An L.A.-based studio has designed a hazmat suit that caters to production studios and partygoers in the middle of a pandemic
Words by MARISA CANNON
An airtight half bodysuit, replete with hazmat-style helmet, currently in development could be the key to getting L.A.’s entertainment industry back on track.
“It was born from concern for our community, and concern about reckless social behavior,” says Miguel Risueño, head of inventions at Frogtown-based Production Club, a creative studio specializing in experiential events with clients including Amazon and YouTube. “We foresee a high adoption rate as Micrashell addresses a major human need that requires a prompt solution. We’ve had various industries like film, construction and more reach out as they see the potential for Micrashell to alleviate the impact of Covid on their industries,” Risueño added.
Once ready, the plan is to release a B2B model so that the cost and responsibility lies with the corporations, venues and entertainment groups to provide protective clothing and proper sterilization for any shoots, events, concerts and conferences.
With Production Club’s expertise in live events in which thousands of people gather together in close proximity, they designed the suit with a party environment in mind, so you will find a built-in sound system, wireless voice communication and system for drinks and vapes via a snap system that uses magnets and plug-in cells that fit the shape of the disposable canisters.
“After witnessing the events industry fall into an unprecedented recession, and seeing large groups of people ignore social distancing directives in order to go out and party, we felt obligated to address both issues and find a solution that benefited all,” Risueño added.
Made from high-performance, durable fabrics, the “top-only” suit design allows users to wear normal clothes and allows for close professional and social interactions without the risk of being exposed to respiratory infection. Using the washroom and even intercourse are possible without removing the suit the studio assures.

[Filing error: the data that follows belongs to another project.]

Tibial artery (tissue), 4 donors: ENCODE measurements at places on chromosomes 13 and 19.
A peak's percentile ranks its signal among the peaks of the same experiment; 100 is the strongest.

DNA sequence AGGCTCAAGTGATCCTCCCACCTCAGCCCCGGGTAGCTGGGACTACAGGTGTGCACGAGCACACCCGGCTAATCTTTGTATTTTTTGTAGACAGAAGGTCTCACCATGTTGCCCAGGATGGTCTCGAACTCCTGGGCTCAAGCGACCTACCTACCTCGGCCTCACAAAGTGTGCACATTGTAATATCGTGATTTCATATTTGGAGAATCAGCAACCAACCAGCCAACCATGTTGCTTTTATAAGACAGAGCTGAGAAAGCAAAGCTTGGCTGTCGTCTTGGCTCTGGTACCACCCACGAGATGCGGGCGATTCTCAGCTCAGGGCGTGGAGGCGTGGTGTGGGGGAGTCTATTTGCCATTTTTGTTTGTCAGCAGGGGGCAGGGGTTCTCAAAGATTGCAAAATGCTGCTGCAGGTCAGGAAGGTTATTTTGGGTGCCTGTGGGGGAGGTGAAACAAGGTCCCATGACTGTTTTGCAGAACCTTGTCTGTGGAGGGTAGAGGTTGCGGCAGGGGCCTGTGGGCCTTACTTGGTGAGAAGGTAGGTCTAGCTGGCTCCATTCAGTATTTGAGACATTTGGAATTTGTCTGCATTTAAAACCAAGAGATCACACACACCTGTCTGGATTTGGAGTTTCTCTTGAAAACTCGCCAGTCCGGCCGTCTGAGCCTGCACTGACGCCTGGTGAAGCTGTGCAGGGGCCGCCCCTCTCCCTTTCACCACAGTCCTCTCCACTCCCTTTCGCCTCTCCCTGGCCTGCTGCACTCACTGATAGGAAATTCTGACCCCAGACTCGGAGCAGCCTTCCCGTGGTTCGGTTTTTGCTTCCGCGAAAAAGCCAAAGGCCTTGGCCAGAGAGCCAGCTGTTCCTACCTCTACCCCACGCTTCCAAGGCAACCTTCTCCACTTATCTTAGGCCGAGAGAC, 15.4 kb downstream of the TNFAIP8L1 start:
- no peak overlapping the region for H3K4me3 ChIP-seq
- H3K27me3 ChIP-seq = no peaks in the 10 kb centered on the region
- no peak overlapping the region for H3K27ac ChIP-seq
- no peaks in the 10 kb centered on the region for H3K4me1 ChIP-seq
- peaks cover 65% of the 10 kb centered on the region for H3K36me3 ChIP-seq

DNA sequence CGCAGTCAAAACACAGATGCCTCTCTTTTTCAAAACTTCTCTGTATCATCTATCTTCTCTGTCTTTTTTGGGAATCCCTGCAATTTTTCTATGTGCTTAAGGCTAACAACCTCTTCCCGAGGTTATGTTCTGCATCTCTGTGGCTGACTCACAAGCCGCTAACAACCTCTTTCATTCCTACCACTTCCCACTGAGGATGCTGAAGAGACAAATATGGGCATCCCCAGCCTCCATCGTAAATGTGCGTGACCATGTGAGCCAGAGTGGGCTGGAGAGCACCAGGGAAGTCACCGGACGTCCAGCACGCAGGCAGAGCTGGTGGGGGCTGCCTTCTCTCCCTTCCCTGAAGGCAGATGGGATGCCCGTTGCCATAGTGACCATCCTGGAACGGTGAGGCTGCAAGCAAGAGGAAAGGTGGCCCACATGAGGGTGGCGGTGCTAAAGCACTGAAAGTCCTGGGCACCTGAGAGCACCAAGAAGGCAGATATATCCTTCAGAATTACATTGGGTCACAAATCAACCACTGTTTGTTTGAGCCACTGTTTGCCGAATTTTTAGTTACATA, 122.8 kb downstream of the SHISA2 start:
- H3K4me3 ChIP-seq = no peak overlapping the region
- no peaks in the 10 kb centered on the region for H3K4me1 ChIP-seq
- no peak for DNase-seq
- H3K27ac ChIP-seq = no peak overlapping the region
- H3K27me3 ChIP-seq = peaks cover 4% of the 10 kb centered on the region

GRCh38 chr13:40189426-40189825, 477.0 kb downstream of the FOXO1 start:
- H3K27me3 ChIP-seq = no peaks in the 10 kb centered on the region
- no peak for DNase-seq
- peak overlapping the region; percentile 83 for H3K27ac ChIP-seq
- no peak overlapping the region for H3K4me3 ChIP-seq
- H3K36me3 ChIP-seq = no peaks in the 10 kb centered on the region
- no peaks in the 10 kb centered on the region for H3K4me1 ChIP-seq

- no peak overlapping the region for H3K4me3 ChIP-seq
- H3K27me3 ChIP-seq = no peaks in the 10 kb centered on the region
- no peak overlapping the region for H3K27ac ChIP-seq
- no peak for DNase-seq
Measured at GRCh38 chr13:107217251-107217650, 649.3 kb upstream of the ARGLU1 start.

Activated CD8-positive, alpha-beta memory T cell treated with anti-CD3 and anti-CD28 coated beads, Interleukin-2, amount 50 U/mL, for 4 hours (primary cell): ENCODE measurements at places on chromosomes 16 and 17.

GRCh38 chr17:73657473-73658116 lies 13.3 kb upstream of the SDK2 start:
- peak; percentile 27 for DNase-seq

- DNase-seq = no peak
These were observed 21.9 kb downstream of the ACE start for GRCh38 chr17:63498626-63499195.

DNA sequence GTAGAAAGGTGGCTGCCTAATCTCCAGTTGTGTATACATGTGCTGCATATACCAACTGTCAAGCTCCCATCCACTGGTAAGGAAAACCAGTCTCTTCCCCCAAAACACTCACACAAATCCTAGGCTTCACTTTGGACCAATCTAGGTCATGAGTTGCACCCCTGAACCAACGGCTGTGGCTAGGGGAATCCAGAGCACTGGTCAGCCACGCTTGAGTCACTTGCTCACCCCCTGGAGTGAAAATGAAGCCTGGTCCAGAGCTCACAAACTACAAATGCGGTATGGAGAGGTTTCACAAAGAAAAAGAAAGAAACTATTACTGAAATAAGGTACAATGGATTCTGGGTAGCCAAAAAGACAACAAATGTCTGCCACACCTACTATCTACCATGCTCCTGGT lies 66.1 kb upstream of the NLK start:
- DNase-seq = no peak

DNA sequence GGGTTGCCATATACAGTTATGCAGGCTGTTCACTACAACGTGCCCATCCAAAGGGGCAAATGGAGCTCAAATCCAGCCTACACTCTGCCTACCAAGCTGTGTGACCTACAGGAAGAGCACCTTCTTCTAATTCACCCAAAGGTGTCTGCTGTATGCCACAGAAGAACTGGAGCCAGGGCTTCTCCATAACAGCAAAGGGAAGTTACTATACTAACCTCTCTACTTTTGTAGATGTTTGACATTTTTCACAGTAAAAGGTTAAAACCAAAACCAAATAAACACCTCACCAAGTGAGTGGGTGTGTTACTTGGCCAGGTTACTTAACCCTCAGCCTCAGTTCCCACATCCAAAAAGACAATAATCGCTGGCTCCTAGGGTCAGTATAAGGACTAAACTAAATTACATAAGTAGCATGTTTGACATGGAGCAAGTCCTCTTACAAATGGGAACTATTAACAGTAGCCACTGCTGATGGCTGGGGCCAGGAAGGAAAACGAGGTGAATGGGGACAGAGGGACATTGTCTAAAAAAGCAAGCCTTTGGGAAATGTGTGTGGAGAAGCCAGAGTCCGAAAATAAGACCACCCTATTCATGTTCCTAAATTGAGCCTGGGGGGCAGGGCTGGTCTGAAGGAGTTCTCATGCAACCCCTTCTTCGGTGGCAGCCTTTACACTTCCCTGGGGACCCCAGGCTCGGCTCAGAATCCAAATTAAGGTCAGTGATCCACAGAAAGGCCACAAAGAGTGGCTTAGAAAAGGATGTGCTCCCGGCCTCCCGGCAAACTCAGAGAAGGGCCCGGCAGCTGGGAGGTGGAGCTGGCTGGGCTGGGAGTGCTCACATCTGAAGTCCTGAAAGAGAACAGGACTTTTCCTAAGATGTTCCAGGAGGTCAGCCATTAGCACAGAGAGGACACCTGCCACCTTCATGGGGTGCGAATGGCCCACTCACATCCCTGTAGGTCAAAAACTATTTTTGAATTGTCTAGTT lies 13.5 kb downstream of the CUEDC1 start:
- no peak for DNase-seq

Further features consist of an integrated wireless voice communication system, allowing users to control the audio levels of external sources themselves, as well as modifying how their own voice is presented to others in real time. A mixture of screens and LED lights allows users to communicate messages to one another, as well as their mood, needs and desires. A rainbow lighting chase effect across the suit can express joy, for instance, while a static red light might mean you’re occupied, or a green light would express a “resting” state.
Users can also link their phone to the suit’s built-in camera system so it can take photos and videos from another angle, while a “chest eye” system allows them to see in real time things that your suit or helmet might not be able to. An internal sound system plays music in three modes: dry (directly streamed from a single source such as a DJ), wet (as an emulation of the room’s sound based on psychoacoustics), or as a pass-through from the room via the suit’s embedded microphones.
Based between Spain and Los Angeles, the team has worked in 12-hour shifts to develop the suit’s design in an effort to create a solution for those whose professions depend upon being in close proximity with others.
A version of this article previously appeared on Globetrender, whose Future of Travel in the Age of Coronavirus report will be out in early June.
May 14, 2020
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